At the end of the day I have heard no legal argument against this referendum. In fact, all that I have heard against this referendum has come from self-proclaimed Christians, based on  biblical interpretation, emotion and judgment. Should that be enough? For some, perhaps but if memory serves me correctly, Christians are not supposed to judge others, right? At least that’s “what it says in (my) bible” … how ‘bout yours?

 

Texting Text in Times of Trouble

“In my Father’s house are many mansions: If it were not so, I would have told you. I go to prepare a place for you.”  John 14:2 (KJV)

I was awakened this morning at an early odd hour without as much sleep as I would have liked to have had yet somehow feeling rested. My cellphone was blinking as it always does when there are unread messages. Some of you may know it is not my practice to immediately respond to blinking lights during the course of a busy day. The blinking doesn’t always connote an emergency, it isn’t always indicative of something that must be responded to right away. True, the blinking could be due to an urgent text but it could also be a voicemail message from a solicitor – or worse – a bill collector. It could even be spam from one of three email accounts I have foolishly funneled through to my cellphone. I learned from years of jumping to respond at every blinking light that more often than not it’s not an emergency. How Pavlovian have we become?  But in a dark room … in the still of the night, I could no more ignore that blinking light as I could ignore the blinking “Check Engine” light of my SUV the day before a cross country family road trip. So I “awakened” my phone.

I began reading text messages from a spiritually and physically strong friend who has been struggling with what seem to be her father’s last days here on earth. She is a Christian or perhaps I should say working to become a Christian. If the truth were to be told none of us who profess to be Christian are … at least not yet. I don’t care how old or holy you think you may be we all are in the process of becoming that which we profess to be. Her father is a Deacon at his church and has been for many years. He is a large part of the foundation of her faith. He is eighty years old if he is a day and it appears he is coming around the last turn of this race.  She typed.

Text Message #1 [3:28 a.m.]:      “He’s talking about being scared to die. It’s not the same as when we used to talk about it …I guess it seems more real now, or we’re spiritually weaker.”

Text Message #2 [3:28 a.m.]:      “Maybe both.”

As I was “listening” to her I could feel her fear … that same fear we all experience whenever things we were once sure of become uncertain. Her father, who had been this staunch Deacon of the church for so many years, the same man who had explained and displayed faith for her and shown her how a righteous man walks in it, was now expressing a palpable fear of leaving this place to be with a God he had come to know over the last eighty years. The “distant shore” he had heard so much about in word and song wasn’t so “distant” anymore. His fear causing her doubt. Her doubt giving birth to her fear. Their collective strength giving way to a weakness we all recognize as innately human. Suddenly it dawned on me why I had been awakened at such an odd hour with a clear and empty mind. Without contemplation I began to type the words as they came:

My Response Pt. 1 [3:52 a.m.]:     “There is a fear of that which is unknown. We talk a good game but here’s the test: if given the choice of dying and having eternal life without the body that has defined us for as long as we have been living AND in a place we have only heard about but never actually seen?! And no one we know has ever been there and come back to tell us about it (and if they had, we would dismiss them out of hand as crazy)?! Would we want that or eternal life here … in this familiar place … this place we already know to be crazy? I would be willing to bet many (if not most) would choose to stay right here for eternity.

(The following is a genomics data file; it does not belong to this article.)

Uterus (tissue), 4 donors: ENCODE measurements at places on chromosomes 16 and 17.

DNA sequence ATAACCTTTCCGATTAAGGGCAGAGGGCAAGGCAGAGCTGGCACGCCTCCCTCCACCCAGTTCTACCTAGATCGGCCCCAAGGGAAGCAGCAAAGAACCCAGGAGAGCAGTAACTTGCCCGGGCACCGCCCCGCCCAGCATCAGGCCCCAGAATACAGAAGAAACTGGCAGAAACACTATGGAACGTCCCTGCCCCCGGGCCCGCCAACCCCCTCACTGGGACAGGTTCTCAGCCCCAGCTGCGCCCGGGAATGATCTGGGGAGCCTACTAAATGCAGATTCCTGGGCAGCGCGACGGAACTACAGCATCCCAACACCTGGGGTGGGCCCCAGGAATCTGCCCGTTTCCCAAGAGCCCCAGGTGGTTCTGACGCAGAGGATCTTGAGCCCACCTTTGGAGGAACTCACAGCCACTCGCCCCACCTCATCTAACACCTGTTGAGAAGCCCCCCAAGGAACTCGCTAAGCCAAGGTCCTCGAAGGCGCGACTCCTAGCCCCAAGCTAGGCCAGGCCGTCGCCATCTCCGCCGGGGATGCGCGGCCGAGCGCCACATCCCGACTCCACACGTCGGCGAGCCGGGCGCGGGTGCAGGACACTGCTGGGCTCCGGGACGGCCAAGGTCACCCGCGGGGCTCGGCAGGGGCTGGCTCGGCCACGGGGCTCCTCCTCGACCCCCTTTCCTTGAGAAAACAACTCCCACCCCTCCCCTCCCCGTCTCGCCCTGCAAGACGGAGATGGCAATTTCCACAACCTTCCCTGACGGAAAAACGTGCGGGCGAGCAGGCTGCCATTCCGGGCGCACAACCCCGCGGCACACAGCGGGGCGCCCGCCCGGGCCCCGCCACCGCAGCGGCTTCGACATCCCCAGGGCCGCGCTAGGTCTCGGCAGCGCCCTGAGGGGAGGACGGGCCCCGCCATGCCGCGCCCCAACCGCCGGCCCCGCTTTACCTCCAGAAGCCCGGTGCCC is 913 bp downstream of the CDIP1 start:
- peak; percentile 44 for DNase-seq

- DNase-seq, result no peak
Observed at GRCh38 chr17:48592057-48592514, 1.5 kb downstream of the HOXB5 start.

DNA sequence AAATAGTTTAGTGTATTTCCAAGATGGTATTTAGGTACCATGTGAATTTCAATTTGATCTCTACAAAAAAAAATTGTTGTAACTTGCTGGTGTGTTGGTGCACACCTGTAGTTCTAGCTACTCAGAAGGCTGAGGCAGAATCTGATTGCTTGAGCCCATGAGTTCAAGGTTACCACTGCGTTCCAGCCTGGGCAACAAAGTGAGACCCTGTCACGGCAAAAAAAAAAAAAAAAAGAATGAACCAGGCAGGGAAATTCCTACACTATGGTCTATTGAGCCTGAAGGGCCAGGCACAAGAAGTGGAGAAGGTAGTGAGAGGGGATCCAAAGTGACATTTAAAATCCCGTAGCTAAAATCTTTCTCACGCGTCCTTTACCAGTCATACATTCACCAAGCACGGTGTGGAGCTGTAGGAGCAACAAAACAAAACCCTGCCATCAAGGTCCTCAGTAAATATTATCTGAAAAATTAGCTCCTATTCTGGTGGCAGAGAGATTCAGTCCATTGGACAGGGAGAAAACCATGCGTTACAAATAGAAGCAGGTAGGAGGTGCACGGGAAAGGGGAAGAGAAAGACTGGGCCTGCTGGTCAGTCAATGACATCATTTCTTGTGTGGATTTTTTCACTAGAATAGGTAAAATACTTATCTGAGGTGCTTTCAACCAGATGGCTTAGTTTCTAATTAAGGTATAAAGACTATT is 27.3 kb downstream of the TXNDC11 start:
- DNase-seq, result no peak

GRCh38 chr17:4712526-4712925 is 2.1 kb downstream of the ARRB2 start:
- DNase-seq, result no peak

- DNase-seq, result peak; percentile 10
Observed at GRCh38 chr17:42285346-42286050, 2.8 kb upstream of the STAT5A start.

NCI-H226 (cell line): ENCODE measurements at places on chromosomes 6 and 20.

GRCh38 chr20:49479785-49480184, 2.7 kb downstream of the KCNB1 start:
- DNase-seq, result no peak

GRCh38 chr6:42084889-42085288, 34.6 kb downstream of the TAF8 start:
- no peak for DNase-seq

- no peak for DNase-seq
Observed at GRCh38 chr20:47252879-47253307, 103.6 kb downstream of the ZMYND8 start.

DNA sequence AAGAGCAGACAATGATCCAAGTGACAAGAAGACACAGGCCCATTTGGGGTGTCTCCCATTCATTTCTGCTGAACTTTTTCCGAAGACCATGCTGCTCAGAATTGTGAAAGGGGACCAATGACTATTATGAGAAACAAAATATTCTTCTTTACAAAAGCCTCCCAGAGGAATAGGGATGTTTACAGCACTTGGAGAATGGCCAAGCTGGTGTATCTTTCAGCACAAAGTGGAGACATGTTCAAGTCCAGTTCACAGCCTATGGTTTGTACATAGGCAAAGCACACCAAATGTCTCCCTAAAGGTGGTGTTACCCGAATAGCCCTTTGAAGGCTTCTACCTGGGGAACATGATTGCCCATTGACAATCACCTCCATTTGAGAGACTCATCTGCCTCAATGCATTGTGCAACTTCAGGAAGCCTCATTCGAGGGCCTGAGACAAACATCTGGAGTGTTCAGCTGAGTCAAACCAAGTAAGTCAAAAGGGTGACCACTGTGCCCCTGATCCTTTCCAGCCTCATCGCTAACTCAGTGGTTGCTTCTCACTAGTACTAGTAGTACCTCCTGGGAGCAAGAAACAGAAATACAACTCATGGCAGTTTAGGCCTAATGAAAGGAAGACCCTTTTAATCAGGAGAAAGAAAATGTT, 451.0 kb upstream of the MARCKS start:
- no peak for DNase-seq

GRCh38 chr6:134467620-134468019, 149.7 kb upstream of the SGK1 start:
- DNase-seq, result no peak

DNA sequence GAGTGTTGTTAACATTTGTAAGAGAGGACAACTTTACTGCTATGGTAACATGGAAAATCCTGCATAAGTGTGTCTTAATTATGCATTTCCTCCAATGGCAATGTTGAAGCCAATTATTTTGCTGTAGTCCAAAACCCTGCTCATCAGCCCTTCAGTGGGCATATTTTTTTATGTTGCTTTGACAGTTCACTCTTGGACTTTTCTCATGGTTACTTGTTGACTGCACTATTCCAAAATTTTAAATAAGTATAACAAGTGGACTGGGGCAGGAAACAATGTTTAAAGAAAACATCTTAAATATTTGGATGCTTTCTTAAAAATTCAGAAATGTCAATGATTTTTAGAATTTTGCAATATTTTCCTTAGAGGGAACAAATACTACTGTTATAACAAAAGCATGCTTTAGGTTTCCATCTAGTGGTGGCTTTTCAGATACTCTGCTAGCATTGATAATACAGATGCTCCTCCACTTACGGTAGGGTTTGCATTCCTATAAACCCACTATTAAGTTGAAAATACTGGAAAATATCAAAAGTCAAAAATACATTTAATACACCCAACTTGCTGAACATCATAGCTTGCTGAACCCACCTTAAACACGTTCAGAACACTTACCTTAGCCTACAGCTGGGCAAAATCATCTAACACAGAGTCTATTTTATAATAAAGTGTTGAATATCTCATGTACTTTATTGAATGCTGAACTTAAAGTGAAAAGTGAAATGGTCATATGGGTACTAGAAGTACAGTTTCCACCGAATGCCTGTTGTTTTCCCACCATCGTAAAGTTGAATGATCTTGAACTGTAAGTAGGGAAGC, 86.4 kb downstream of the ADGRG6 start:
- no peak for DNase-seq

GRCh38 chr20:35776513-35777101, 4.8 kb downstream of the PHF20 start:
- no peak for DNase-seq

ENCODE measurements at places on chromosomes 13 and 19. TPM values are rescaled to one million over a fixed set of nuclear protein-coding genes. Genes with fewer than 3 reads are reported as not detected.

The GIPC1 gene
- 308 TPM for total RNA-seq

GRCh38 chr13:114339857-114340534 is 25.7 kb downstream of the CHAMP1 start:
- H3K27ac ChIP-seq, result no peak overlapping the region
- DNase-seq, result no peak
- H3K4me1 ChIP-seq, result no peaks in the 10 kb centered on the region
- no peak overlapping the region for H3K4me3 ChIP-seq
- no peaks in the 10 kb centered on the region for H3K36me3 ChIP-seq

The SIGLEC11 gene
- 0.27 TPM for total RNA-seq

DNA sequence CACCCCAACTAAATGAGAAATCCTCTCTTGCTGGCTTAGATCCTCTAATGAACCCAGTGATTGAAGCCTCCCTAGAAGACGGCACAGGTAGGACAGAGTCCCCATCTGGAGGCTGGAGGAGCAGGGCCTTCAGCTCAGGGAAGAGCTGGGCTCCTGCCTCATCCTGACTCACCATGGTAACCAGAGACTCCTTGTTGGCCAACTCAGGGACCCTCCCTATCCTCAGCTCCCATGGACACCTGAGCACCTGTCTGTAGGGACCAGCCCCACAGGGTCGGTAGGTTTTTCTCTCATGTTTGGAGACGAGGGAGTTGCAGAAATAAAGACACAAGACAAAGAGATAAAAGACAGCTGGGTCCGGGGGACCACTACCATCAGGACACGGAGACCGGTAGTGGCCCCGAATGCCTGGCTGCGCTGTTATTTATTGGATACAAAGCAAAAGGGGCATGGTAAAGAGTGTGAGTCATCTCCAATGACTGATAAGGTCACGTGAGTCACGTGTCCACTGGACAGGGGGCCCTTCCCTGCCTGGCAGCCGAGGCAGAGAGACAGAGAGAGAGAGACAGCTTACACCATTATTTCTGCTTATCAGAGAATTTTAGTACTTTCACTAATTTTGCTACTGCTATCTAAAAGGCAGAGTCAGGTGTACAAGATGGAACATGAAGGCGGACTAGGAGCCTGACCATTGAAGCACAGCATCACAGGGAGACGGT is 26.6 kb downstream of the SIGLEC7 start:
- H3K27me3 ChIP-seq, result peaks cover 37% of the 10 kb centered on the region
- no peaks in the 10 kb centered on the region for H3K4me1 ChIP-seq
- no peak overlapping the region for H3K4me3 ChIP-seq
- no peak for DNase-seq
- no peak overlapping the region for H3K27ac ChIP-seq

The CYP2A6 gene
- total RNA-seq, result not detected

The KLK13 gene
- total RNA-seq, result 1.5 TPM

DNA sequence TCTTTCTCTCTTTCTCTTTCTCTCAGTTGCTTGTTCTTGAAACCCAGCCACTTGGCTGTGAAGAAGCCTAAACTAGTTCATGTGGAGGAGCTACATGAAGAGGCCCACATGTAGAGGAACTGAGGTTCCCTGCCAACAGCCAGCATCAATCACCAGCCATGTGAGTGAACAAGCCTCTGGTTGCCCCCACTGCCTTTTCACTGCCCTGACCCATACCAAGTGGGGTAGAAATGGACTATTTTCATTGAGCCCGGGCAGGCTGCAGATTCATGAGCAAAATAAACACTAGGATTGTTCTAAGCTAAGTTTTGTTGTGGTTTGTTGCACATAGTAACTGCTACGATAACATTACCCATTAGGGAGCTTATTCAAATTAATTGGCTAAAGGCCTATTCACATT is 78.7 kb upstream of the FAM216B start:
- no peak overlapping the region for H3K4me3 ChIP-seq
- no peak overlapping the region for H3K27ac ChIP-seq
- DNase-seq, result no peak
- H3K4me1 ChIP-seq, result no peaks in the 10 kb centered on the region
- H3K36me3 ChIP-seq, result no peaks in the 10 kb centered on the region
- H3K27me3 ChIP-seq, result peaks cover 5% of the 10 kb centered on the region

My Response Pt. 2 [4:04 a.m.]:    But in my moments of despair and doubt I look at us human beings and the wonders of our intricate design: Almost 30 feet of intestines folded into such a compact space, a complex brain that helps us make thousands of decisions a day, all the complicated organs and systems within the human body and think this can’t be coincidental! SOMEBODY had to make this thing on purpose and with purpose in mind!

My Response Pt. 3 [4:07 a.m.]:    Imagine, if you will, us walking along and finding a watch laying on the ground. Under the scratch resistant crystal we’d see the twelve markings on the face that correspond with the twelve hours of the a.m. and the p.m. The short hand marks the hour, the big hand marks the minutes and the second hand counts each second of every hour in the day. Beneath the face we’d find all sorts of gears moving in opposite directions; moving levers connected to mechanisms that move the hands on the watch day in and day out. Would we think all of that just happened by coincidence?

My Response Pt. 4 [4:12 a.m.]:    And what if that watch were to break? Would we try to fix it ourselves and risk destroying the delicate mechanisms designed by someone much more capabale and intelligent than we? Or might we just be willing to concede that … somewhere … there must be a watch repair shop with a watchmaker? Someone who knows how to fix that which is broken because he made it in the first place. So tell your Dad  … the good Deacon … it’s ok to be unsure and we naturally fear that which we don’t completely understand. And let him know he was right about what he said he believed all these years. There is a Human maker – called God – who made and loves him … a God who has watched over him for these past eighty years … a God who will eventually call him home – to that divine Human Repair Shop –to fix all within him that this world has broken and then some … forever. He can rest. Assured.